Artworks representing animals—real or imaginary, religious or secular—span the full breadth and splendor of Japanese artistic production. As the first exhibition devoted to the subject, The Life of Animals in Japanese Art covers 17 centuries (from the fifth century to the present day) and a wide variety of media—sculpture, painting, lacquerwork, ceramics, metalwork, textile, and the woodblock print. A selection of some 300 works, drawn from Japanese and American public and private collections, includes seven that are designated as Important Cultural Property by the Japanese government. The artists represented range from Sesson Shūkei, Itō Jakuchū, Soga Shōhaku, Katsushika Hokusai, Utagawa Kuniyoshi, to Okamoto Tarō, Kusama Yayoi, Issey Miyake, Nara Yoshitomo, and Murakami Takashi.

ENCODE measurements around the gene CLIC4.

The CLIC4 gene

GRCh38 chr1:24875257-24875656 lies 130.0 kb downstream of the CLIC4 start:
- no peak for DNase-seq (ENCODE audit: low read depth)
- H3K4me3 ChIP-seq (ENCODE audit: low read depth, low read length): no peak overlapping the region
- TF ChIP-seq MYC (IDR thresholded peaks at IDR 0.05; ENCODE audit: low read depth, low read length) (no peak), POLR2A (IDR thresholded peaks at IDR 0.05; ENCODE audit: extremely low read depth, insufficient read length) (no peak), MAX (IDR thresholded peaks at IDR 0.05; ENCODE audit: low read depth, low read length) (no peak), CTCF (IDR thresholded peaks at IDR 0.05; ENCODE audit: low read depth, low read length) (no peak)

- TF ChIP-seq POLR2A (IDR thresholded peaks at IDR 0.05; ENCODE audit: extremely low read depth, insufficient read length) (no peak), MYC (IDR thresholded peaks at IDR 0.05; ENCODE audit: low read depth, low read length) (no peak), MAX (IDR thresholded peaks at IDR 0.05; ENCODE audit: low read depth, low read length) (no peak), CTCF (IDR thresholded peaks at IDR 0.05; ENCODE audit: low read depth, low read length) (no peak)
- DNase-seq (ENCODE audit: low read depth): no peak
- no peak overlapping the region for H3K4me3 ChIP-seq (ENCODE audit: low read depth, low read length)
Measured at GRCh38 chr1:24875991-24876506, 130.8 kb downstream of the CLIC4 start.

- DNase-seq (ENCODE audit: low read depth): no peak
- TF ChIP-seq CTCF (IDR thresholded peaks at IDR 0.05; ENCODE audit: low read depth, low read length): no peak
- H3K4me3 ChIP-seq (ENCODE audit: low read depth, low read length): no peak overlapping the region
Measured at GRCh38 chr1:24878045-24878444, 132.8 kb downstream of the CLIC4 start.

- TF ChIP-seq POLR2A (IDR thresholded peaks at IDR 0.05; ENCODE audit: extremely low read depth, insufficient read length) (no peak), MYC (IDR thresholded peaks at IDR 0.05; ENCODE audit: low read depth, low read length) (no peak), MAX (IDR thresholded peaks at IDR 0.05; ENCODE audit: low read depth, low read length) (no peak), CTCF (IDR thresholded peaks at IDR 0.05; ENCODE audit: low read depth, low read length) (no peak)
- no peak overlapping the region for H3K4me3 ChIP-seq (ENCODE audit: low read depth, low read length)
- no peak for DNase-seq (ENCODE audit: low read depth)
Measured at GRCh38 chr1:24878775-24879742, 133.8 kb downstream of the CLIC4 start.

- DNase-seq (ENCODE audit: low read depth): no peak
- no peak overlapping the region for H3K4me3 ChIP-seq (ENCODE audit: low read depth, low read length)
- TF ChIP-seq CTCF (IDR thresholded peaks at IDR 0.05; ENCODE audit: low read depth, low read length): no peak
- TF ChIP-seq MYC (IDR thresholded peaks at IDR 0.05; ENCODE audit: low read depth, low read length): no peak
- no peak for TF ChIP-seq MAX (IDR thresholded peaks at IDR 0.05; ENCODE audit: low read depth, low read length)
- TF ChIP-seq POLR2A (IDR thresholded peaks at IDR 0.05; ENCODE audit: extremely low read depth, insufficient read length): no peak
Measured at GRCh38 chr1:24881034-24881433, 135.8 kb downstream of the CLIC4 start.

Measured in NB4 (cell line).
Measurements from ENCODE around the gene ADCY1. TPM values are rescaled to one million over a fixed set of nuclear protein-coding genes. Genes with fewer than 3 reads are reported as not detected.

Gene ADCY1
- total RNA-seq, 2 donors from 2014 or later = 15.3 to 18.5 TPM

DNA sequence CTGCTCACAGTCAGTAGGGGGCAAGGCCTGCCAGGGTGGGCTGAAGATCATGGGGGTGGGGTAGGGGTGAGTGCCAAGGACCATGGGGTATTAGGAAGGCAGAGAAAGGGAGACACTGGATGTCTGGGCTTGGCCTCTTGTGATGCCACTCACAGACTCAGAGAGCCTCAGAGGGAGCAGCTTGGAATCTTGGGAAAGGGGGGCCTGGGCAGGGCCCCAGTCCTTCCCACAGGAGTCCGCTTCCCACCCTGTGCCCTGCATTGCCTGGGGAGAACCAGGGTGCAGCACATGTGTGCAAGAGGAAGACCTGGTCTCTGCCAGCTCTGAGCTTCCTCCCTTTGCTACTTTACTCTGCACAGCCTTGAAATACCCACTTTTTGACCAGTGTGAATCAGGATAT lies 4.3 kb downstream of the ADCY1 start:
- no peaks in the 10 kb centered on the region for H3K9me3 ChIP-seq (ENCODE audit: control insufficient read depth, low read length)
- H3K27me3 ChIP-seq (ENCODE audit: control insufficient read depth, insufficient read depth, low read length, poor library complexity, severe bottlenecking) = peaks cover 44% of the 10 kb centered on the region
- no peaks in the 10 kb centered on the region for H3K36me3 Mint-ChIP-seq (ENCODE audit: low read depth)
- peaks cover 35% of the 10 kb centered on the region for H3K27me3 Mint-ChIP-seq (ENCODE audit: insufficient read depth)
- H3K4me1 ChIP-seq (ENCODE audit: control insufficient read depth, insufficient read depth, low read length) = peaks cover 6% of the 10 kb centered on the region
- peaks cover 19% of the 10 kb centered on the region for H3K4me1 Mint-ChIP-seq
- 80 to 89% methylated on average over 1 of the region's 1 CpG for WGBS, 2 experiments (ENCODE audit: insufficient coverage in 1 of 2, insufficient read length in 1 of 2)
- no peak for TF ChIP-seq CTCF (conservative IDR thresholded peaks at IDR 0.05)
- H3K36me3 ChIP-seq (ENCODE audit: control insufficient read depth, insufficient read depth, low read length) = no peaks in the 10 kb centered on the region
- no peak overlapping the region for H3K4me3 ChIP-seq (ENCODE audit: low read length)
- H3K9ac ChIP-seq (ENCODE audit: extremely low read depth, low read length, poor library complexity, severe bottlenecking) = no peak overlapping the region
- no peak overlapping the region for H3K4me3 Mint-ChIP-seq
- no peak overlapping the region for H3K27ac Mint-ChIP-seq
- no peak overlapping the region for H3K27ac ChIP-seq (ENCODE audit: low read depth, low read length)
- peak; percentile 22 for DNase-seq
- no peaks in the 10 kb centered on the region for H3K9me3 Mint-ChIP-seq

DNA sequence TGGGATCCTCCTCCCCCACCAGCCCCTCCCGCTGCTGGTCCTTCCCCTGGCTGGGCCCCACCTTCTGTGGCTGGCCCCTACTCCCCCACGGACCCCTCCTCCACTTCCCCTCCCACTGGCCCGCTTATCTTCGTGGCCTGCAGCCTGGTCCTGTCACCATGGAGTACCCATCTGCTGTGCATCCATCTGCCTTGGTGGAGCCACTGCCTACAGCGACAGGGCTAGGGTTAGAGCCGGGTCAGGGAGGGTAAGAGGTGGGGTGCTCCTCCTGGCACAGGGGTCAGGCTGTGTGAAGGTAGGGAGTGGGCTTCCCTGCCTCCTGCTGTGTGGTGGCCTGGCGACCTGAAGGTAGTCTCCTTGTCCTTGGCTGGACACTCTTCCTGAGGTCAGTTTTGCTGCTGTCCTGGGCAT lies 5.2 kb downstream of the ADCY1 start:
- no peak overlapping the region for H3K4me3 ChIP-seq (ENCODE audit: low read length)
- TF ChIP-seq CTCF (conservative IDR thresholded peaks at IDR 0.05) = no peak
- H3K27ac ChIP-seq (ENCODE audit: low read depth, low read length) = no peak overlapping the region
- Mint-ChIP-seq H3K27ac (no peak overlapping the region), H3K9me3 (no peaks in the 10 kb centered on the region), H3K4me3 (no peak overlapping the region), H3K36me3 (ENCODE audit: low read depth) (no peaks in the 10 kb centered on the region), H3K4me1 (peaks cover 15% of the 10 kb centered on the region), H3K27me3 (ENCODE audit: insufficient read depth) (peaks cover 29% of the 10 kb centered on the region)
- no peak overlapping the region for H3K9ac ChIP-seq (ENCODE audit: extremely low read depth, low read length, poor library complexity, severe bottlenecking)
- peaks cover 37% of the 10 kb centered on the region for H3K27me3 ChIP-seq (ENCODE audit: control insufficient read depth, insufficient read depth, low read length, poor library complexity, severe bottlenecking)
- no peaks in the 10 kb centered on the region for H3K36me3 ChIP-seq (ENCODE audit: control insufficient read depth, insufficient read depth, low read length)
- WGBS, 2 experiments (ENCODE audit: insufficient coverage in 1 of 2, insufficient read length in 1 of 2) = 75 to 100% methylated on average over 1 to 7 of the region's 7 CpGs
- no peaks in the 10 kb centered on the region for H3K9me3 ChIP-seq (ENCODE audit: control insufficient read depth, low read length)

Covering 18,000 square feet in the East Building Concourse, the exhibition is organized into thematic sections that explore the various roles animals have played in the art of Japan. A fully illustrated catalog is published in association with Princeton University Press.
The exhibition is curated by Robert T. Singer, curator and department head, Japanese art, LACMA, and Masatomo Kawai, director, Chiba City Museum of Art, in consultation with a team of esteemed of Japanese art historians.